Colleen Yates spoke at the funeral when her son Charlie died of AIDS in 1988.
“This is my beloved son, in whom I am well pleased,” she said, quoting from the gospel of Matthew.
Rather than hide what her family was going through, Yates, a former Sumter councilwoman, chose to speak out against the stigma that leads friends and relatives to turn their backs on those with HIV/AIDS.
“It just makes me sick to think of all the families that sweep (AIDS) under the rug,” she said. “I had hoped .... when I had talked about how our family dealt with AIDS, that maybe I shed a bit of light on some family, somebody.”
Sign Up and Save
Get six months of free digital access to The State
Charlie was 33 and an architect in Atlanta when he fell ill on his return from a business trip in 1987. An ambulance took him directly to the hospital from the airport.
Yates and her husband, Bubba, got the news from their other adult children when they returned to Sumter from a 34th-anniversary trip to New York City.
Immediately, they called Charlie, who worried how the rest of the family would react to news of his illness.
“I told him the only thing we were concerned about had nothing to do with AIDS — it had to do with the possibility we may lose him,” Yates said.
Months later, Yates lost her husband, who died after a heart attack. One year to the day — in June 1988 — she lost Charlie.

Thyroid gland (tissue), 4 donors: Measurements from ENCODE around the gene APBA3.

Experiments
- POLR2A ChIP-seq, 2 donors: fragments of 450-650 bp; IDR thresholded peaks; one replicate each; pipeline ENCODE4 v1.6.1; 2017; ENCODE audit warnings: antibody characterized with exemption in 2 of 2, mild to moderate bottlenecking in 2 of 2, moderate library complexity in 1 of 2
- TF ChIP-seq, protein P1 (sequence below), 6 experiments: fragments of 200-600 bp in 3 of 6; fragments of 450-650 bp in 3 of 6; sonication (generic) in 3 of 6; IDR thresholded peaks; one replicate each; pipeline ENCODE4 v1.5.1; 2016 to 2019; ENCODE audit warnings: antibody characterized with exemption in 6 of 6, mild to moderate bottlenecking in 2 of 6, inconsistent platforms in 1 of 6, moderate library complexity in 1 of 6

In 2005, Yates was asked to join the board of Trinity Place, a Sumter nursing home Stephen Barrineau and his wife, Rhonda, set up for people with HIV/AIDS.
Yates said she didn’t need another meeting to attend, but she told him to call on her whenever he needed help.
Early this year, Barrineau again asked for Yates’ help when Trinity Place absorbed residents displaced when state authorities closed a Fairfield County nursing home.
Yates approached influential people in the community for help.
“I’ve been poor before, and I am poor, but I can beg for someone else,” she said.
Within a week, she collected $23,000 as well as food and clothing.
And so Charlie’s legacy continues, 20 years after his death.
On special days such as Christmas, Easter and birthdays, Yates visits Charlie’s grave.
Her heart is full as she reads the inscription on his tombstone: “To live in the hearts of those you leave behind is not to die.”